- Your body’s immune system begins to kick in, and you start to experience symptoms
With a normal flu, all of this happens within a few days of infection – you begin to show symptoms at around the same time you become contagious.
People see that you are contagious, and they know to stay the hell away from you.
Likewise, as you start to have symptoms, you are more likely to feel sick and stay home.
If we compare a “normal” flu to COVID-19 (again – NOT REAL DATA), there are 4 things that, in combination, make it very dangerous:
- Infected people appear to become contagious more quickly – perhaps even before they show any severe symptoms.
- Because the gap between being contagious and symptomatic, infected people can walk around in public, infecting others who are unaware because the infected person doesn’t have any severe symptoms.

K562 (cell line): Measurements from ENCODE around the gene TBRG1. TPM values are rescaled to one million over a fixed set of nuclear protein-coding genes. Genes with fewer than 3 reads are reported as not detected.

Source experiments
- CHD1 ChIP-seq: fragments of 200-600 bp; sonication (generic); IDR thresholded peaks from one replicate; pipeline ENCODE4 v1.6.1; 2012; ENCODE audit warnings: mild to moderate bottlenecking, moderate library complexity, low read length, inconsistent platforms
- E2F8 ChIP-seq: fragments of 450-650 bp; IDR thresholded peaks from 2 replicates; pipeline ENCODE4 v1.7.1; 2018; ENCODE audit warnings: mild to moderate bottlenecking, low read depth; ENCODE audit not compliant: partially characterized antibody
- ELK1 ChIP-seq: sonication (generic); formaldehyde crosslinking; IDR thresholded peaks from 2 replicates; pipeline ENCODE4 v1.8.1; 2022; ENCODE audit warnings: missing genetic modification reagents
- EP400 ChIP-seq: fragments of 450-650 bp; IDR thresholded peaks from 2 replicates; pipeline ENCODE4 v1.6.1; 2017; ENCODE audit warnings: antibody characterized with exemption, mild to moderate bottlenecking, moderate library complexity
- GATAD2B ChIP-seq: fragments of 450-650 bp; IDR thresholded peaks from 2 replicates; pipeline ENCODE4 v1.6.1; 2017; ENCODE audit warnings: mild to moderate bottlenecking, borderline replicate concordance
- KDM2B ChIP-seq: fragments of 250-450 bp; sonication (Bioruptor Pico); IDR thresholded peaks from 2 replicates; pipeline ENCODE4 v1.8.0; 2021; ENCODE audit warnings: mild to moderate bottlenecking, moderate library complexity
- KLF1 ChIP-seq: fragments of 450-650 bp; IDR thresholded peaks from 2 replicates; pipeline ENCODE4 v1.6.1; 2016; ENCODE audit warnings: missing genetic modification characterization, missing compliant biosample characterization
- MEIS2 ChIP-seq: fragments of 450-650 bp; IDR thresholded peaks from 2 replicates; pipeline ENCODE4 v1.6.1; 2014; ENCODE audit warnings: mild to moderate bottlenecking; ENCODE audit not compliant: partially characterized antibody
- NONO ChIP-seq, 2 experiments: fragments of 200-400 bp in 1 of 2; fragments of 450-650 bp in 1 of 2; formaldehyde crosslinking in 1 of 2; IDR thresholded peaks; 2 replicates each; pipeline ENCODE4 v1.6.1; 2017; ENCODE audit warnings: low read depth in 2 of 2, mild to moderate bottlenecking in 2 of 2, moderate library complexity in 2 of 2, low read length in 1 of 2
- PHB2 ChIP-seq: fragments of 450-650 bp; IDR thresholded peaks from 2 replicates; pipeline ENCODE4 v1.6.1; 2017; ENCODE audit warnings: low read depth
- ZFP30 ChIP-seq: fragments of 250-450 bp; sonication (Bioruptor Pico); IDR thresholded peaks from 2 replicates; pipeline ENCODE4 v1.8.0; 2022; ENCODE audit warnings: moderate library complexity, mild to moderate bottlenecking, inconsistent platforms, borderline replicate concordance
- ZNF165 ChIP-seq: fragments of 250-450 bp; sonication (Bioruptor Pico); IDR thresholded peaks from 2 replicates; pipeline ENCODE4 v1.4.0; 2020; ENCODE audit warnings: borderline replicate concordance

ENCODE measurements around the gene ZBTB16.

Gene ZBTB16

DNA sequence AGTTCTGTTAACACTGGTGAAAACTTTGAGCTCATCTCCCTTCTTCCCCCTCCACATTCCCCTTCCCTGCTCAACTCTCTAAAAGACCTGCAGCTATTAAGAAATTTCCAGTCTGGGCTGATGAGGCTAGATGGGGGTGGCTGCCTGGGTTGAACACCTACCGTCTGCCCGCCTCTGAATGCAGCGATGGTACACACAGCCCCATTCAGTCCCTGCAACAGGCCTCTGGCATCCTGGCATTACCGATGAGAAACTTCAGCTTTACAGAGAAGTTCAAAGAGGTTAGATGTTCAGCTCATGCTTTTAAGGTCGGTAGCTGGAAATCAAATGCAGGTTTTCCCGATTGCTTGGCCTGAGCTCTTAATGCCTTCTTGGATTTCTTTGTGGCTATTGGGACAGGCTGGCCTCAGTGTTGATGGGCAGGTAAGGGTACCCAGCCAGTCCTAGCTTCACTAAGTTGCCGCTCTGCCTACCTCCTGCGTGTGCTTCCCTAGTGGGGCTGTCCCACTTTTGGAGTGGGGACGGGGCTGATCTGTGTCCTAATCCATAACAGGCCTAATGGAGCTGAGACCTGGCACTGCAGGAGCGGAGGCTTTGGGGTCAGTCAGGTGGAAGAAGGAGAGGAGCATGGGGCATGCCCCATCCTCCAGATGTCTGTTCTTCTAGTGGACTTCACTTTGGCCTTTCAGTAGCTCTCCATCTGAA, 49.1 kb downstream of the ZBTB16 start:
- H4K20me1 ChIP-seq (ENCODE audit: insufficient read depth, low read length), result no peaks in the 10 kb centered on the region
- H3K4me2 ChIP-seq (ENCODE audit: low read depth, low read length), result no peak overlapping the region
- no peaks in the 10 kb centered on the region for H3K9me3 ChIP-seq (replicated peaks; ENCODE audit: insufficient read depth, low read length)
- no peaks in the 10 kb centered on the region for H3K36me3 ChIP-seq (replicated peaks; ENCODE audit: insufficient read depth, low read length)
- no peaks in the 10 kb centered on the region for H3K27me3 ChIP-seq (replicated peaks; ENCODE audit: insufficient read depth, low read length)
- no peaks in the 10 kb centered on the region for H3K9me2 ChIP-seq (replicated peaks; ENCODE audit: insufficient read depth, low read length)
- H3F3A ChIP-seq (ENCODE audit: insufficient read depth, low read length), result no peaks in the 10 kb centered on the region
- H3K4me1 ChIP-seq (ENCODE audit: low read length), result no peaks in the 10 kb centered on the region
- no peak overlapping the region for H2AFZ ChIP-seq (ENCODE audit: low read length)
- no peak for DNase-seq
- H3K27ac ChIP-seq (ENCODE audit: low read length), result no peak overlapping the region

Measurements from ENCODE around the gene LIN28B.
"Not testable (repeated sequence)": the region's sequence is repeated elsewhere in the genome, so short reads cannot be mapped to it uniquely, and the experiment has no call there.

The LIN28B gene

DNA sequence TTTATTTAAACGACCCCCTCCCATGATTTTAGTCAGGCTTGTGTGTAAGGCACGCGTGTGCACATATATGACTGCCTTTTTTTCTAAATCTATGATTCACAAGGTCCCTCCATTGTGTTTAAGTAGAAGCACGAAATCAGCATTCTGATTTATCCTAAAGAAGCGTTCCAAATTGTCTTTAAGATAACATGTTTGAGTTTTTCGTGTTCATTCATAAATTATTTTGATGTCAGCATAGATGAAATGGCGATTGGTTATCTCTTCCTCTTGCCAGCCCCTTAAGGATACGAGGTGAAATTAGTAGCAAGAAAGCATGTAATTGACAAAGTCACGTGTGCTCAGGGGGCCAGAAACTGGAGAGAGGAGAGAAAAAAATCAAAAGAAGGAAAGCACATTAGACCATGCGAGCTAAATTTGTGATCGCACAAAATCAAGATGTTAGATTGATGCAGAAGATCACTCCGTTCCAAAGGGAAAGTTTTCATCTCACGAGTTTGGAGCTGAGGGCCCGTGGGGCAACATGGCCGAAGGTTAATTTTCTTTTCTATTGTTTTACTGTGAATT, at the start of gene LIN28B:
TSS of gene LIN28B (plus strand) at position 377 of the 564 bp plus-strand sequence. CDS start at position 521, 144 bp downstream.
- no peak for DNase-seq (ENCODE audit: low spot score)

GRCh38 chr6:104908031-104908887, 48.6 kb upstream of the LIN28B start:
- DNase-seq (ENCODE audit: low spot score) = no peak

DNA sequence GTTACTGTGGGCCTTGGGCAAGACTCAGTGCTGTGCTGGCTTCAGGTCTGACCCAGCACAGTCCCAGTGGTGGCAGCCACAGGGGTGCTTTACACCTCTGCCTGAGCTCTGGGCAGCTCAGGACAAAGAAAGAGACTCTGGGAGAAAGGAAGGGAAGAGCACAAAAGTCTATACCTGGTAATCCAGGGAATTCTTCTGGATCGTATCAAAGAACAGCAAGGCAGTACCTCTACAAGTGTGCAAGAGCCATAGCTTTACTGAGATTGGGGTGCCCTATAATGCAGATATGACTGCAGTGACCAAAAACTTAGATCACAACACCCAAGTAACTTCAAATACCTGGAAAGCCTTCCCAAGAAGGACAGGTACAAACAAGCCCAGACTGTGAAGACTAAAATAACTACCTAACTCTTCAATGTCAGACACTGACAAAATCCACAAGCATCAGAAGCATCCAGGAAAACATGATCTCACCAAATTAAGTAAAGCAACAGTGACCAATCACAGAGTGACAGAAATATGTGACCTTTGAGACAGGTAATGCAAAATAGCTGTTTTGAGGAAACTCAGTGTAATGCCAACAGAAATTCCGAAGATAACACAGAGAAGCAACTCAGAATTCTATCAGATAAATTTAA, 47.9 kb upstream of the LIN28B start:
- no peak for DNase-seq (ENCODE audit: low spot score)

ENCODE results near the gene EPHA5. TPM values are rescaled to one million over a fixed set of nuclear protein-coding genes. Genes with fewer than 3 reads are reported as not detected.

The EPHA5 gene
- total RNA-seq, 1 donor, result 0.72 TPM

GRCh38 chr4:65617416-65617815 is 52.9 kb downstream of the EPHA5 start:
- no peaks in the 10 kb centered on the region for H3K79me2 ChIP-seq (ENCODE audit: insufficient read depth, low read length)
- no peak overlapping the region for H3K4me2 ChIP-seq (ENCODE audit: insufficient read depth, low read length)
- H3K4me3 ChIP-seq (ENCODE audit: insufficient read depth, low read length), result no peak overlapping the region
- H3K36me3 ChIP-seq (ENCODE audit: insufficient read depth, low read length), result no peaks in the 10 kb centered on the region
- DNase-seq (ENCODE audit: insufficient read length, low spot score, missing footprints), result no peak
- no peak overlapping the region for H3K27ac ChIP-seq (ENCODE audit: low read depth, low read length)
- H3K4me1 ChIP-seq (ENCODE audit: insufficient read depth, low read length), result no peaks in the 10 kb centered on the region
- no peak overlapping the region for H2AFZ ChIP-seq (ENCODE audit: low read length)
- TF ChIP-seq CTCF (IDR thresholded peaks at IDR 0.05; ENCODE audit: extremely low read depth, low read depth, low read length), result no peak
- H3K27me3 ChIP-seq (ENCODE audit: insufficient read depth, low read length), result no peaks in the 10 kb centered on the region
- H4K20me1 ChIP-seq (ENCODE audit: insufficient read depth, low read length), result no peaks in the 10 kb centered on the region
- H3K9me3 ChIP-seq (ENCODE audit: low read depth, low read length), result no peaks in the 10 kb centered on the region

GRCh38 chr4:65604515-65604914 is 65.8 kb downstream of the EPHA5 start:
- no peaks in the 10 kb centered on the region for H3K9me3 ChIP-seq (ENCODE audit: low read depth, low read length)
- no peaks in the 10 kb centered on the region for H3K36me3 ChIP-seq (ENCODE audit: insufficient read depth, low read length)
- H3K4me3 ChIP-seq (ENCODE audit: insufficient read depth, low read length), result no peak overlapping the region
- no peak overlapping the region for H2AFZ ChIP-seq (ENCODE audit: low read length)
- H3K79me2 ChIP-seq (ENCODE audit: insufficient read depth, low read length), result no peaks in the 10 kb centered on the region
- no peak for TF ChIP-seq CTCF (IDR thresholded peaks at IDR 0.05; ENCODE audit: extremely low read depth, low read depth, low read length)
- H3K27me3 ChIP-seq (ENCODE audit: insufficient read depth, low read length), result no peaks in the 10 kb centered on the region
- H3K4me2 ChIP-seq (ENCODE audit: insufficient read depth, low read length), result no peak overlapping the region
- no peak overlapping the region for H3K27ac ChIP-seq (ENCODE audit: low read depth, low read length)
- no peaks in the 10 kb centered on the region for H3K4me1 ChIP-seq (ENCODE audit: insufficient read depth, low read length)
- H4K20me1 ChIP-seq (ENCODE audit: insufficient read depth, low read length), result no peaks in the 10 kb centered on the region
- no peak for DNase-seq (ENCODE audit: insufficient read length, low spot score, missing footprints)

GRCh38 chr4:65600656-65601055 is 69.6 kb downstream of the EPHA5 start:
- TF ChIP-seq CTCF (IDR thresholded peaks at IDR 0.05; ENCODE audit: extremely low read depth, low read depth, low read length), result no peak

- Once you become infected, COVID-19 appears to spread quickly inside the body. An infected person goes from infected and asymptomatic, to showing severe symptoms in a relatively short period of time. In the body’s weakened state, the immune system is compromised, and susceptible to other, secondary infections.
- COVID-19 brings severe respiratory symptoms with it – victims basically die of pneumonia.
As of this writing, there is about a 3% mortality rate. That means that if you put 33 infected people in a room, one of them is likely to die.
As of this writing, about 5,000 US deaths, January to present, have been confirmed to be a result of or involved COVID-19
5. The So-Called Question of Immunity
I keep hearing the media say “we’re not sure if a person can get reinfected or not”
Other than highly-specialized antiviral drugs, there is no way to “cure” a viral infection. Antibiotics help boost the immune system, and help prevent secondary infections (such as pneumonia), but they don’t kill the virus.